World War II and How It Impacts International Repatriation

    Adding another layer of complexity onto the issue of International Repatriation is World War II, the Nazis and the Soviets. Even though it occurred almost seventy years ago, World War II still impacts Native American communities today.

Many of us grew up hearing stories about the War from family and members of our communities who are now elderly or have since passed on. The Code Talkers of World Wars I and II from the Cherokee, Choctaw, Comanche and Navajo tribes (among others) have become respected around the world for their bravery and ingenuity during these wars. Today, we honor, respect and remember all members of our community who served and have since come home or were laid to rest. 

Unbeknownst to us, World War II initiated a practice of looting that severely impacted our tribal communities. With long and detailed lists, the Nazis swept across Europe and looted international museums and private collections. Among these collections were Native American human remains and cultural objects.

After the War, when Germany was divided into East and West, the Red Army (Soviets) looted 2.3 million objects from East Germany’s Museums. Although some of the collections were returned in 1957 and more were returned in following years, the majority of these objects are still thought to be in Russia’s possession. In 1998, a Russian law was passed naming all museum collections the property of Russia. This law makes it more difficult for individual museums in Russia to make the choice to repatriate and, instead, involves the decision of Russian government officials. 

Yet, some precedent in German law currently exists regarding the return of stolen art by the Nazis to survivors of the Holocaust and their families. However, this does not pertain to Native American collections, which does not seem like a far leap to make.   

What does exist may be helpful to efforts in international repatriation–records. Detailed records were kept by the Germans on many of their museum collections and it could be possible to set up a means of tracking missing human remains and cultural objects.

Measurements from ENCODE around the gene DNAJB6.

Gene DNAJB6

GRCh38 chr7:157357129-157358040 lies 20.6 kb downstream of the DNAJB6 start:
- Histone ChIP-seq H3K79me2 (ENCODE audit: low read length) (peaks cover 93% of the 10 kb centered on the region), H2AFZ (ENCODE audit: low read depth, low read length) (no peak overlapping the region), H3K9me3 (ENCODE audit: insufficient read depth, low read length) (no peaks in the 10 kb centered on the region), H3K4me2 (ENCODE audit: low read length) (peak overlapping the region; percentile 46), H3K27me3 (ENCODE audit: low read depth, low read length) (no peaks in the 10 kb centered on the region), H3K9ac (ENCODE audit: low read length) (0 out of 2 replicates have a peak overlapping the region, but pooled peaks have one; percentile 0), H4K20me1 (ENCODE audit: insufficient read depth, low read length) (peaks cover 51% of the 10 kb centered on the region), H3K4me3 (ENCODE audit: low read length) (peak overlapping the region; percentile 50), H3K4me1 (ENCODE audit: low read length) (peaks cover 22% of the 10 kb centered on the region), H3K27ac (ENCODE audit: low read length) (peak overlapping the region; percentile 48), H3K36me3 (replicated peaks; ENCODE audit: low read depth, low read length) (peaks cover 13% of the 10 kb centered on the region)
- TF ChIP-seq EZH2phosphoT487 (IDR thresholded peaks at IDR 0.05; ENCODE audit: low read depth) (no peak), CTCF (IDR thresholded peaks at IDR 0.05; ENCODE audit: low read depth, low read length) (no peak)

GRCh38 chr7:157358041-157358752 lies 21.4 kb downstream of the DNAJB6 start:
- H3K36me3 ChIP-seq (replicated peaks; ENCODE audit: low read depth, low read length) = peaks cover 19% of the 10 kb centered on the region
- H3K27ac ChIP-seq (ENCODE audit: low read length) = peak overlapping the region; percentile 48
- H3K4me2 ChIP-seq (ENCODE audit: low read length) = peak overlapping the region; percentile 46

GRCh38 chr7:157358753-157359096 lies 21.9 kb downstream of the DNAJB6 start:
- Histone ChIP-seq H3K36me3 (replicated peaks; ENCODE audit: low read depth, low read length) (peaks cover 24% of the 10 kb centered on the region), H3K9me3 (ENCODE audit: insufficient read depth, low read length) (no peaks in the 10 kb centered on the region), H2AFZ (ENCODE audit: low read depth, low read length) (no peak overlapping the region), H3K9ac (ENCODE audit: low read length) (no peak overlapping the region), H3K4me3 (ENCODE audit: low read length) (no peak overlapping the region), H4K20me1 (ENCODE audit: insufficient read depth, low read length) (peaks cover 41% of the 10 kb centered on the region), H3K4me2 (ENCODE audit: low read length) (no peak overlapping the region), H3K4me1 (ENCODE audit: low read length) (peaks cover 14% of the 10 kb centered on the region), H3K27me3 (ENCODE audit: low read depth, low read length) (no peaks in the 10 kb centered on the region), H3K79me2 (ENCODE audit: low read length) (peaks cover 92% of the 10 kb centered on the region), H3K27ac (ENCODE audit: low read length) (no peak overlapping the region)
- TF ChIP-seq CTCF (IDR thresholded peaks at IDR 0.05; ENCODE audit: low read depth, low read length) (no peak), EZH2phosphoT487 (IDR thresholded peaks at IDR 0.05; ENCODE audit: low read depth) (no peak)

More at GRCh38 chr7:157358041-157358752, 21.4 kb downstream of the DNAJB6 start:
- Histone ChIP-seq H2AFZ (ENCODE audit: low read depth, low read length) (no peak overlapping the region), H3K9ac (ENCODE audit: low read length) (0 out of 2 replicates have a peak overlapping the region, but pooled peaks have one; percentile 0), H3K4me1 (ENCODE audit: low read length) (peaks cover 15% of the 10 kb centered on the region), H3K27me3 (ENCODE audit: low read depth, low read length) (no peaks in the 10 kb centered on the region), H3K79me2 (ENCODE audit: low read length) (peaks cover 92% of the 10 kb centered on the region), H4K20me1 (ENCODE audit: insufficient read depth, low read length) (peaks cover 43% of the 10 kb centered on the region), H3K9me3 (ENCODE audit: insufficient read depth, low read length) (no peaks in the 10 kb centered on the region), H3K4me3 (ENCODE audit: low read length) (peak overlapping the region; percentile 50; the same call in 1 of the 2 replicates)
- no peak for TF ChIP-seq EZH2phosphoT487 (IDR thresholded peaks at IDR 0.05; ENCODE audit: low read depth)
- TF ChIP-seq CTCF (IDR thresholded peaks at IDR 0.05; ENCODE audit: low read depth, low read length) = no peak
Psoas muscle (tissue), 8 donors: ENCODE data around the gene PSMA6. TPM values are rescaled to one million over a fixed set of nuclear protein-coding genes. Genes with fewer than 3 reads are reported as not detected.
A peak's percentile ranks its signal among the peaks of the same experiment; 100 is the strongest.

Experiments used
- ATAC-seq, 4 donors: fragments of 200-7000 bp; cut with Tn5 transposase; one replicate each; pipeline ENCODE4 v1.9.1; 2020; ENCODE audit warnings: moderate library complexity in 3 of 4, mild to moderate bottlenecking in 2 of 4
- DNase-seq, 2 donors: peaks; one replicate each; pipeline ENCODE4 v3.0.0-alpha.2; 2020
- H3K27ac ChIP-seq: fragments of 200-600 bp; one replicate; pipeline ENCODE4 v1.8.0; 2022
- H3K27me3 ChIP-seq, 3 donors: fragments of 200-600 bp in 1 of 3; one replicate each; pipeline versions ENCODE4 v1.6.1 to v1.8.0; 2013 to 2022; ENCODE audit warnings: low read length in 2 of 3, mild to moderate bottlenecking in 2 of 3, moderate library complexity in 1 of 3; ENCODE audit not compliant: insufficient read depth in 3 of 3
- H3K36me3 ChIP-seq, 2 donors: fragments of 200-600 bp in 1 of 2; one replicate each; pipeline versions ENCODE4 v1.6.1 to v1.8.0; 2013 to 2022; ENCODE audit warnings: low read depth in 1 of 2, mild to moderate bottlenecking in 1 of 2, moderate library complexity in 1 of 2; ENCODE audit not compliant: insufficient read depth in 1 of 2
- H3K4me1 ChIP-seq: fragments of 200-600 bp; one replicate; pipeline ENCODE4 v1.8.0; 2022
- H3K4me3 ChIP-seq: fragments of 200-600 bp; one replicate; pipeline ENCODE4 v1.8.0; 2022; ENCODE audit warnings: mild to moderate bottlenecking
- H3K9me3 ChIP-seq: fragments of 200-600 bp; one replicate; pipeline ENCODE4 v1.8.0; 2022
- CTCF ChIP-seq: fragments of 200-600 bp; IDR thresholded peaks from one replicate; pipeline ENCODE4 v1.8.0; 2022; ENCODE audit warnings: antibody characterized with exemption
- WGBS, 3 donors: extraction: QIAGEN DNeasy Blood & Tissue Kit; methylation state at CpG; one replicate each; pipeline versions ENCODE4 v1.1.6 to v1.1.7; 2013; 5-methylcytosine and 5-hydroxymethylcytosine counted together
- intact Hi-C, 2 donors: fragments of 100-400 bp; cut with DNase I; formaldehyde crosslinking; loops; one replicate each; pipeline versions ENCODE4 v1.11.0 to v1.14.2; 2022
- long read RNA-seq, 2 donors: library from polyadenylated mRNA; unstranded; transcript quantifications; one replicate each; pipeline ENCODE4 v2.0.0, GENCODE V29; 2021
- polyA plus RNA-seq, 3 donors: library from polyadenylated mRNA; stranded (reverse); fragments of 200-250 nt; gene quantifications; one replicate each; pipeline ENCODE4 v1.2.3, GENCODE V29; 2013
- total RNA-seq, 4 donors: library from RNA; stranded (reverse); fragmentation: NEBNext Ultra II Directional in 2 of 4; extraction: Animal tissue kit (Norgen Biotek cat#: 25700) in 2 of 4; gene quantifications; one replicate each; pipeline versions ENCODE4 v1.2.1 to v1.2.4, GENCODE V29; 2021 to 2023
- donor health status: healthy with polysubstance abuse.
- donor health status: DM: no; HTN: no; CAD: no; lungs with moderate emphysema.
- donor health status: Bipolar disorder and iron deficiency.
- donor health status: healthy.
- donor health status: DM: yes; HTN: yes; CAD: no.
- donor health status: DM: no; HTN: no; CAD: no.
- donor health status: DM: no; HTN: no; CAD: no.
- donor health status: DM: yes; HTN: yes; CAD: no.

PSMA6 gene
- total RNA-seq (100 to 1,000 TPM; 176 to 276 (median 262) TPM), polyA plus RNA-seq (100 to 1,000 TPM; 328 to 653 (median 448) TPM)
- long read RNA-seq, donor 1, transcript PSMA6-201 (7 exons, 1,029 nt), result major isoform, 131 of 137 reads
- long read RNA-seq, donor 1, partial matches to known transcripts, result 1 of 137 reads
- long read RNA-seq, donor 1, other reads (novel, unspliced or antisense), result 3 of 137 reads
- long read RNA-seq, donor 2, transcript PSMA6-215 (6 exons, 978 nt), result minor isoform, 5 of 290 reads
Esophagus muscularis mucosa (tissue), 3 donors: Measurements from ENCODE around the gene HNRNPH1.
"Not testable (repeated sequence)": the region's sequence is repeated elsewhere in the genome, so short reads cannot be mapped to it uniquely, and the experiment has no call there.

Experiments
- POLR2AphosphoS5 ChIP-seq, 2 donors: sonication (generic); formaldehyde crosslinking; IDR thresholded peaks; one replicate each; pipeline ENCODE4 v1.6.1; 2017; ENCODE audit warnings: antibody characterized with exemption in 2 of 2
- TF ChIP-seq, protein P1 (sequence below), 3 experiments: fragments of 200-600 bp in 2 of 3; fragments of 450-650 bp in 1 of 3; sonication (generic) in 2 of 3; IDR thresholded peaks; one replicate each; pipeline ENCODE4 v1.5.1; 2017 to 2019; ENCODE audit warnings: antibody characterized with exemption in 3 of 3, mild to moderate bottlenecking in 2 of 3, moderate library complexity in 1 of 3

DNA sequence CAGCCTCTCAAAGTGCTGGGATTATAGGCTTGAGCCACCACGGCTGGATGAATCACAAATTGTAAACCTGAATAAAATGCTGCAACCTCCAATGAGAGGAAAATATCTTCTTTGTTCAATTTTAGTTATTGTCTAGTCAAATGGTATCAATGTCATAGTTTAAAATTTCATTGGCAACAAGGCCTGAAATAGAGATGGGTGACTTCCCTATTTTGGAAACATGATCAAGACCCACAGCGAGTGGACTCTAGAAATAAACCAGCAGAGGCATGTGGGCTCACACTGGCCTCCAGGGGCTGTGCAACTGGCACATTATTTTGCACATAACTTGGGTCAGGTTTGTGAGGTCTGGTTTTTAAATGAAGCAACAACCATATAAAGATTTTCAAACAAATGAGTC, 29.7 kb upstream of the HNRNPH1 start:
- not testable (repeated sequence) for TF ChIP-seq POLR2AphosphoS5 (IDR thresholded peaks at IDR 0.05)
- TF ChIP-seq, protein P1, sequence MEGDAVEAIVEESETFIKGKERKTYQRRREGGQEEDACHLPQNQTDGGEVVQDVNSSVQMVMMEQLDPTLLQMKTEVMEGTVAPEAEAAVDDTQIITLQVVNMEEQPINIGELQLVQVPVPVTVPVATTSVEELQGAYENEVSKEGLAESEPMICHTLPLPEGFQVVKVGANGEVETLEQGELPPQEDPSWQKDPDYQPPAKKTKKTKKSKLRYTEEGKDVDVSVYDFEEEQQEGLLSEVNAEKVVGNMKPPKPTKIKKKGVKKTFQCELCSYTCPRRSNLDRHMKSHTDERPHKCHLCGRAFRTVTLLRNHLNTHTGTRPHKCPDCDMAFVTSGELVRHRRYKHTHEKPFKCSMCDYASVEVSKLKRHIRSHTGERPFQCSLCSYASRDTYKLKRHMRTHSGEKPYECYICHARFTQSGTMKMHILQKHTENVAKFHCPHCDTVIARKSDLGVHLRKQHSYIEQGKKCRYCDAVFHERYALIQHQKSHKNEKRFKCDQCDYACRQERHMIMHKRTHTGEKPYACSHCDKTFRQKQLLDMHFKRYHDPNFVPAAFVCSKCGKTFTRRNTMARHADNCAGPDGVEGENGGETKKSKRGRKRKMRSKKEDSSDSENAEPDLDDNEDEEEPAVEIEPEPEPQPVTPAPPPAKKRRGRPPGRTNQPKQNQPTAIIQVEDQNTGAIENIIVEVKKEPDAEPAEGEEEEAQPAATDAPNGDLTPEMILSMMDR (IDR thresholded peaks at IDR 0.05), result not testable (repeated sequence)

German museums have seen the return of some of their collections through private donors, bequests, and sellers that have obtained these objects in the illicit trade market. This means that some percentage of the collections that went to Russia have entered into the black market. Since Native American collections were among those collections looted, this also means that Native American human remains and cultural objects potentially eligible for repatriation are among these. Can it get any more complicated?

So, I am closing this post with more than a few questions to think about:

Could a law in Germany be passed to repatriate Native American human remains, funerary objects, sacred objects, and objects of cultural patrimony?

Will Russia return collections to Germany? Can repatriation occur from Russian museums?

How might we track Native American human remains, funerary objects, sacred objects and objects of cultural patrimony in the illicit trade market?

What will we do when these come up at auction around the world or are potentially donated or sold to museums?

Should museums adopt accession policies that reflect opposition to acquiring Native American human remains, funerary objects, sacred objects and objects of cultural patrimony?